Last year in Boston, single mother Sonia Paz gave daughter Triana, 7, an electronic keyboard; this year it's turtlenecks and sweaters from Target. And Danville (Calif.) writer Leigh Chronister plans to buy her two young boys socks and underwear with their favorite cartoon characters.
Facing economic uncertainty, not to mention tighter credit, U.S. households are expected to scale back spending radically this year.
As retailers brace for one of the slowest shopping seasons since the early 1990s, their focus has shifted to one area that promises to stay strong: kids' apparel. Chains such as Kohl's, J.C. Penney, and Macy's are gearing their advertising and in-store promotions toward children's clothing in a bid to garner what few discretionary dollars are being spent. Ellen Davis, a vice-president at the National Retail Federation, says that children's clothing may even outsell toys this year. "In previous years, that would have been a 'because you need it' purchase, not a gift," she says.
Kohl's, for one, has increased its marketing budget to stress gifts that play to hard times. It's running TV commercials featuring Cirque du Soleil dancers and promotions highlighting its new junior apparel lines. When people stretch their budgets, says Julie Gardner, chief marketing officer, "they take care of their kids first." Among the offerings: brightly colored Jumping Beans playwear for the under-seven set and the Abbey Dawn teen collection designed by singer Avril Levigne.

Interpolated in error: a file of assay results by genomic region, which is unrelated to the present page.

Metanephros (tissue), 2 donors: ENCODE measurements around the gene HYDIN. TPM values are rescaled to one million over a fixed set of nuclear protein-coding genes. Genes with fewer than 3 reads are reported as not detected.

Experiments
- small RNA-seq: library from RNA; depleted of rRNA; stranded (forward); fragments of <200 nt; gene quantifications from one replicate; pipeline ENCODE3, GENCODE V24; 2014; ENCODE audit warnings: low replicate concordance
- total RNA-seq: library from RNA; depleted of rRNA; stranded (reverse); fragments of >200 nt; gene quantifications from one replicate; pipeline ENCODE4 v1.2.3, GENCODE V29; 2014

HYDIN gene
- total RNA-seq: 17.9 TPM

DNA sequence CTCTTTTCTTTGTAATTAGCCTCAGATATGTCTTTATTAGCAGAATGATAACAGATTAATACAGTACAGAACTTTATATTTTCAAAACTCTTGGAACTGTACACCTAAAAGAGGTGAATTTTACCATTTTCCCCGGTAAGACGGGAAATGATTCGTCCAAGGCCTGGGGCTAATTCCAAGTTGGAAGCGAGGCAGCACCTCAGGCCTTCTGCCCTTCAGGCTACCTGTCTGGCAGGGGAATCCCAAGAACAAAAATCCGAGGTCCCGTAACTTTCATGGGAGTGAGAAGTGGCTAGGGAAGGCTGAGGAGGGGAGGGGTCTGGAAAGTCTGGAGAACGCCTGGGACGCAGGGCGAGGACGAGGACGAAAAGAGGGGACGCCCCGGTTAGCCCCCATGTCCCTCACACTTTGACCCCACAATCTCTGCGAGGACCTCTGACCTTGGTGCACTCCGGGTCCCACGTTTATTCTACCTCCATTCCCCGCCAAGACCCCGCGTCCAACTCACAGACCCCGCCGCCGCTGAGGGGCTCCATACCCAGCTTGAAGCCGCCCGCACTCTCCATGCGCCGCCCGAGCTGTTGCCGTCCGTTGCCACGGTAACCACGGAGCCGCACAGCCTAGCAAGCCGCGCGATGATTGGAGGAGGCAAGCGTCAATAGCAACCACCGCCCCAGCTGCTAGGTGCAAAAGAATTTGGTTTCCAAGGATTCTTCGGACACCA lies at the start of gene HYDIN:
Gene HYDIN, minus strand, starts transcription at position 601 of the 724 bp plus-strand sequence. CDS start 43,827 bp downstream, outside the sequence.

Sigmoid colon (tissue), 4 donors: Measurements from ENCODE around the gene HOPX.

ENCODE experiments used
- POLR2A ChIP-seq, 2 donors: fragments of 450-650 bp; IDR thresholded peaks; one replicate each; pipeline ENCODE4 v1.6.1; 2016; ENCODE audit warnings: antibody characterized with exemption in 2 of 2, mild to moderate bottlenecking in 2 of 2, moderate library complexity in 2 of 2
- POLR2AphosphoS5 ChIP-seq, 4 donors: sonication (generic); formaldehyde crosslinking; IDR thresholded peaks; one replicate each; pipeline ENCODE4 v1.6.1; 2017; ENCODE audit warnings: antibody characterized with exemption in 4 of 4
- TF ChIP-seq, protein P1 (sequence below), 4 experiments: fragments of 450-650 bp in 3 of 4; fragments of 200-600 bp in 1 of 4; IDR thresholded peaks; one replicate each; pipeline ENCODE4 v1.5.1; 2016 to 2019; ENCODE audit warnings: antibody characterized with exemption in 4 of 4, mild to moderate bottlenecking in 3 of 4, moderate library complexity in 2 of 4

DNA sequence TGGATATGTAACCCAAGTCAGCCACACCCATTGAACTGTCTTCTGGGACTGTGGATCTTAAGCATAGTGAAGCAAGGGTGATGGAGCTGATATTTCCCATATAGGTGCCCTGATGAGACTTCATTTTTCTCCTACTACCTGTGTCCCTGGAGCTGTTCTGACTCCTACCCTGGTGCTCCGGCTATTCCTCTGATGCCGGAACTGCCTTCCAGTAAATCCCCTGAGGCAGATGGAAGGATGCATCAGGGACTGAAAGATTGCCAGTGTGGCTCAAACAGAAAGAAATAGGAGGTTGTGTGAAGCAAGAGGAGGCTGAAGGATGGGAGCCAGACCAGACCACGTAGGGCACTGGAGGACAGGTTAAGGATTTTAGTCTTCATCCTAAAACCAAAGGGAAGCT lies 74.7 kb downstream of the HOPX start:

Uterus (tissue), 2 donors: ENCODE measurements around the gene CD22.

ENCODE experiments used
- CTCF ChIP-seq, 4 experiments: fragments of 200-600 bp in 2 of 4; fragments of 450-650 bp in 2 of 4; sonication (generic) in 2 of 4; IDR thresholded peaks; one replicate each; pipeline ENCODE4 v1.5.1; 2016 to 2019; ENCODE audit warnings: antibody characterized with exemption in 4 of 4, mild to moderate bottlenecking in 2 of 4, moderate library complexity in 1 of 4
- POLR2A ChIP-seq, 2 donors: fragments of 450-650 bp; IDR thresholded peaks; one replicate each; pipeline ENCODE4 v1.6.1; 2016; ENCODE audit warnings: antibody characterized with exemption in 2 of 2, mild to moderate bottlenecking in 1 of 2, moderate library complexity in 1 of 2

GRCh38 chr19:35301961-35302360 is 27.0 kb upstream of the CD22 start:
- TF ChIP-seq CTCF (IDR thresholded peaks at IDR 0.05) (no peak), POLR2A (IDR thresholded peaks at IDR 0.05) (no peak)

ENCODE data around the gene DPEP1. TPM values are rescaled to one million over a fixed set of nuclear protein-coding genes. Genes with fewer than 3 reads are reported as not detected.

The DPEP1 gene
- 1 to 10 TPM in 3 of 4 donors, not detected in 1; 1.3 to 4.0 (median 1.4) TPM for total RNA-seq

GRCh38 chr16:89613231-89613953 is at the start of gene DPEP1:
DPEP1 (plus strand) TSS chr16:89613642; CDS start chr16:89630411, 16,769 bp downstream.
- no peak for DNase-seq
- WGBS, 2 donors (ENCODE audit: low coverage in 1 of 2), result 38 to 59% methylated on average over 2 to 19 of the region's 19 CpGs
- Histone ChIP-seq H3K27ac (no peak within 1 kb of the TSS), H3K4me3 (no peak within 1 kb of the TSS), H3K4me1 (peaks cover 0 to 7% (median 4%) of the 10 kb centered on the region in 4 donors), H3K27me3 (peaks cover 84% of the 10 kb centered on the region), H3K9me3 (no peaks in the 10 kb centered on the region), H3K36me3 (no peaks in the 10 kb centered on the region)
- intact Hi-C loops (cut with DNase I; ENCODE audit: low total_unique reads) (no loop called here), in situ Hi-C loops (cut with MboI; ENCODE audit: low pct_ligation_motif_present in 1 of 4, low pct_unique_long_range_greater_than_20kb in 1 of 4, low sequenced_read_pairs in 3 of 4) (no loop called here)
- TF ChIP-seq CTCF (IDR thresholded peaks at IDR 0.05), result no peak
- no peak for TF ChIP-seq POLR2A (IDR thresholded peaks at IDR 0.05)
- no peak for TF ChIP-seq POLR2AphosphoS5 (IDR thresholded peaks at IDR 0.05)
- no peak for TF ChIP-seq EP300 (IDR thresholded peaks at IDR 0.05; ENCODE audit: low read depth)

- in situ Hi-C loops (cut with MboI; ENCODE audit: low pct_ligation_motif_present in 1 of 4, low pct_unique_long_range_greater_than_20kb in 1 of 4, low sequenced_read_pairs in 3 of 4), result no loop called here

J.C.Penney is also betting big on youth clothing, with six new teen brands figuring heavily in holiday ads. "Even though the economy is tough, there will still be presents under the Christmas tree for children," says Penney spokesman Quinton Crenshaw, who plans to buy socks and a few basics for his nephews. "We believe that practical gifts will be very important for parents shopping for their children."
In tough times, it may also help to play up childhood whimsy. Macy's 2008 holiday campaign centers on 8-year-old Virginia O'Hanlon, who wrote to the New York Sun in 1897 to ask if Santa Claus was real. The company's "Believe" campaign features letter-writing stations and mailboxes for Santa in all of its stores. Macy's belief: Woo the kids and the parents will follow. Peter Sachse, Macy's chief marketing officer, says that themes of nostalgia and stability should resonate as "the consumer is looking around them and things are falling apart."
Then again, few want to see their children's smiles fall apart when deprived of toys on Christmas morning. Lauren Busch Singer, a Miami music producer and mother of two, says she wants to be practical but recognizes that "both of my boys would be making 'yucky' faces should they open up a 'Gap' box with sweaters." Then again, there's an even more prudent option. Tina Griffin of Lexington, S.C. will give her four children something that's sure to last longer than toys or clothes: U.S. savings bonds.
Ali McConnon is a staff editor for BusinessWeek in New York.
Reprinted from the Nov. 6, 2008 edition of BusinessWeek.com by special permission
Copyright 2008 by The McGraw-Hill Companies